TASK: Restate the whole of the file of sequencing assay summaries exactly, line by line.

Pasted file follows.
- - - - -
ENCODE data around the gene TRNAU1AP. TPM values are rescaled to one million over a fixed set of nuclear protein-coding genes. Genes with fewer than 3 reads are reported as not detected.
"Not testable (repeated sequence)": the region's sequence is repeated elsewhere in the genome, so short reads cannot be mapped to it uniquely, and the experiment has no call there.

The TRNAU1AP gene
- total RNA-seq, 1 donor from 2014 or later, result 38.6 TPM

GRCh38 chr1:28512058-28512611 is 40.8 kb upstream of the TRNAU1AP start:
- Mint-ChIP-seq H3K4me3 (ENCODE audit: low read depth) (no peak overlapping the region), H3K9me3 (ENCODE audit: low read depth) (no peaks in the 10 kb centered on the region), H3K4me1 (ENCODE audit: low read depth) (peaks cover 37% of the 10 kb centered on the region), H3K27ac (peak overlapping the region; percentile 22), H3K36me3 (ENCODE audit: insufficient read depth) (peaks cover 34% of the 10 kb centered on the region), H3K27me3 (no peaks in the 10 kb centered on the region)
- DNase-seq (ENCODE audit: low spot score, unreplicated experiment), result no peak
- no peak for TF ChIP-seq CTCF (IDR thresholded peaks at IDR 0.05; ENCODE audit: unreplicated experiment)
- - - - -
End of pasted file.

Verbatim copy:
ENCODE data around the gene TRNAU1AP. TPM values are rescaled to one million over a fixed set of nuclear protein-coding genes. Genes with fewer than 3 reads are reported as not detected.
"Not testable (repeated sequence)": the region's sequence is repeated elsewhere in the genome, so short reads cannot be mapped to it uniquely, and the experiment has no call there.

The TRNAU1AP gene
- total RNA-seq, 1 donor from 2014 or later, result 38.6 TPM

GRCh38 chr1:28512058-28512611 is 40.8 kb upstream of the TRNAU1AP start:
- Mint-ChIP-seq H3K4me3 (ENCODE audit: low read depth) (no peak overlapping the region), H3K9me3 (ENCODE audit: low read depth) (no peaks in the 10 kb centered on the region), H3K4me1 (ENCODE audit: low read depth) (peaks cover 37% of the 10 kb centered on the region), H3K27ac (peak overlapping the region; percentile 22), H3K36me3 (ENCODE audit: insufficient read depth) (peaks cover 34% of the 10 kb centered on the region), H3K27me3 (no peaks in the 10 kb centered on the region)
- DNase-seq (ENCODE audit: low spot score, unreplicated experiment), result no peak
- no peak for TF ChIP-seq CTCF (IDR thresholded peaks at IDR 0.05; ENCODE audit: unreplicated experiment)